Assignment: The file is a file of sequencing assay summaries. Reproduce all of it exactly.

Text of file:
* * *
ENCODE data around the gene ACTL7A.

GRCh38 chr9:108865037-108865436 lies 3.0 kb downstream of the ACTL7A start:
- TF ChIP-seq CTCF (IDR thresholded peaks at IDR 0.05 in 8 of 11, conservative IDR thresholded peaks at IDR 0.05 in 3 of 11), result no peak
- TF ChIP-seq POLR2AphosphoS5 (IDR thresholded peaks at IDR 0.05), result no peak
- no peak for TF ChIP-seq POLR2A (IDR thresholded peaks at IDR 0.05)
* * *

ENCODE data around the gene ACTL7A.

GRCh38 chr9:108865037-108865436 lies 3.0 kb downstream of the ACTL7A start:
- TF ChIP-seq CTCF (IDR thresholded peaks at IDR 0.05 in 8 of 11, conservative IDR thresholded peaks at IDR 0.05 in 3 of 11), result no peak
- TF ChIP-seq POLR2AphosphoS5 (IDR thresholded peaks at IDR 0.05), result no peak
- no peak for TF ChIP-seq POLR2A (IDR thresholded peaks at IDR 0.05)